Moderators: jsumali2, richierich, ua900, PanAm_DC10, hOMSaR

 
User avatar
neomax
Topic Author
Posts: 945
Joined: Fri Dec 01, 2017 3:26 am

Are alternatives to state-run airlines realistic?

Tue Sep 25, 2018 11:02 pm

So SAA is a great example of the troubles faced by state-run airlines, and there are a lot of other examples in the same bucket. But when people suggest getting rid of the state-run airline and replacing it with a new one, those seem to have an equally abysmal success rate. So are alternatives to state-run airlines actually realistic or are some countries just bad for running any kind of airline? It seems that in some countries, any kind of airline, new or old, state-run or startup all fail indifferently.
 
User avatar
enilria
Posts: 10373
Joined: Fri Feb 22, 2008 7:15 pm

Re: Are alternatives to state-run airlines realistic?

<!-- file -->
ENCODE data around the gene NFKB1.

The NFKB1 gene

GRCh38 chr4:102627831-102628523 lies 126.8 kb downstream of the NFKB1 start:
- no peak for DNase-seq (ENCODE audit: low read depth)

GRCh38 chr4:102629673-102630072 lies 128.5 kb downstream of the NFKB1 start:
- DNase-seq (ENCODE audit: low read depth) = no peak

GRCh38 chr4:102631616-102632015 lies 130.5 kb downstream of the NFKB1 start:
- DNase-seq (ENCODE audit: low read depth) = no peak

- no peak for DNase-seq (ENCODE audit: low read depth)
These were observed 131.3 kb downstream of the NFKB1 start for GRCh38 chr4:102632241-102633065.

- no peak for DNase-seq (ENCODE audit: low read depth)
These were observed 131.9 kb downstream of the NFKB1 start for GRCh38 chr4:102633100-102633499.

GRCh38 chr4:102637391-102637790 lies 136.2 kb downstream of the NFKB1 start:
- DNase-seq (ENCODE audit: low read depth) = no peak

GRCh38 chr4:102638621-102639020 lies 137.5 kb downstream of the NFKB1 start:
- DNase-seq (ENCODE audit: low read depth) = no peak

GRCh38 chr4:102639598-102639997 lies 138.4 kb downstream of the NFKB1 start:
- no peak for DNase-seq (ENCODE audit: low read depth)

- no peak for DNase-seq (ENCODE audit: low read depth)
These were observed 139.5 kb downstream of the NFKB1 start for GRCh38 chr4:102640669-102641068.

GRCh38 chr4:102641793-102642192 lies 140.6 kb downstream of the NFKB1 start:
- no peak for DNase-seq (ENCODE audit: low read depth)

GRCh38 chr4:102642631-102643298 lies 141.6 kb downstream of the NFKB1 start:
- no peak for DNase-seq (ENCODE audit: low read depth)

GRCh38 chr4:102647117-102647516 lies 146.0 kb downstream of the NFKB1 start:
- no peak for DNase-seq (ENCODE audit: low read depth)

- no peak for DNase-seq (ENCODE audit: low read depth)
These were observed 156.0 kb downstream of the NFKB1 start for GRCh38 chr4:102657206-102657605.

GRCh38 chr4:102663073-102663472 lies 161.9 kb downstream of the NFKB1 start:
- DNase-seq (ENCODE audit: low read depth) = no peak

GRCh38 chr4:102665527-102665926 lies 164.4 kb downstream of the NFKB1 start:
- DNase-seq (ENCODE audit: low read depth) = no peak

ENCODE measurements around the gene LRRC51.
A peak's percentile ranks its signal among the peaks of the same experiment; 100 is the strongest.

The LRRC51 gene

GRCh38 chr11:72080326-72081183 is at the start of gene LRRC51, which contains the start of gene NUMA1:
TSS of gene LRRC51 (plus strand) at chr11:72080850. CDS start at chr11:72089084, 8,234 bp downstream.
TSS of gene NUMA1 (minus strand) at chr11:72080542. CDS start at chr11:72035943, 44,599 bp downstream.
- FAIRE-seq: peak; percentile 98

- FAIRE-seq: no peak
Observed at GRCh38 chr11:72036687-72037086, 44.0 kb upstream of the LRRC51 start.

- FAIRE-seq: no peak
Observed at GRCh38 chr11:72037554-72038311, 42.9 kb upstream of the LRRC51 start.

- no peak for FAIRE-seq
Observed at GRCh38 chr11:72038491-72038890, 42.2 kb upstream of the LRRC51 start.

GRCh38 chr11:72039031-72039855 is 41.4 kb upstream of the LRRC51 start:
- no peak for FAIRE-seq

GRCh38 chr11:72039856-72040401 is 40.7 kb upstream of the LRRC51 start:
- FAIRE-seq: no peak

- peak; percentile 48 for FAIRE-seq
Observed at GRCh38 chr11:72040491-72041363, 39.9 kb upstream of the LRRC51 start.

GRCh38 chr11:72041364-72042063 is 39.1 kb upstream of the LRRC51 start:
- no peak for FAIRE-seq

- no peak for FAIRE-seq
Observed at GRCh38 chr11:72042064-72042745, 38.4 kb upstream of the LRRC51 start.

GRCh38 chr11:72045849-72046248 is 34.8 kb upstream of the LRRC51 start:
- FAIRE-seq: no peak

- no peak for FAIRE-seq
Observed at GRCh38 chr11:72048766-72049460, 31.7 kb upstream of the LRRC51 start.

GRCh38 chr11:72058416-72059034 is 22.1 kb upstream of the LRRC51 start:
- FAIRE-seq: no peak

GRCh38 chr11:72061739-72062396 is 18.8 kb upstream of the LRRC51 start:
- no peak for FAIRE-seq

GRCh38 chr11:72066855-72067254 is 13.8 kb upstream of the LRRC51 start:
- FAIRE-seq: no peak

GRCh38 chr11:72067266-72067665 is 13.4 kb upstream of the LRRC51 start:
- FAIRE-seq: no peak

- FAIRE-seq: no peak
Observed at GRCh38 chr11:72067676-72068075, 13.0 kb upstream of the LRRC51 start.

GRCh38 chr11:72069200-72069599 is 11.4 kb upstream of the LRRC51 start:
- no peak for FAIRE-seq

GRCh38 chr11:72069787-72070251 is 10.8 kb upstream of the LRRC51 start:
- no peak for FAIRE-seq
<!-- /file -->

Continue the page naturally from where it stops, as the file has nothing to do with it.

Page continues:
Tue Sep 25, 2018 11:07 pm

There are VERY few countries where both the flag airline and the airports are privatized. Usually it is one or the other. The USA is certainly not in that group (with govt airports). Air travel is a way of creating economic development. Countries can use running airports or airlines to help push that agenda. The USA chose airports and they are used very heavily by govt to push economic development in the USA. New Zealand is a case where both are private and the airports and airlines are having a shoving match that is leading to less air service.
 
filipair
Posts: 164
Joined: Fri May 14, 2010 3:28 am

Re: Are alternatives to state-run airlines realistic?

Tue Sep 25, 2018 11:45 pm

enilria wrote:
New Zealand is a case where both are private and the airports and airlines are having a shoving match that is leading to less air service.


What do you mean by that? Air NZ is still majority owned by the New Zealand government.
 
PPVRA
Posts: 8587
Joined: Fri Nov 12, 2004 7:48 am

Re: Are alternatives to state-run airlines realistic?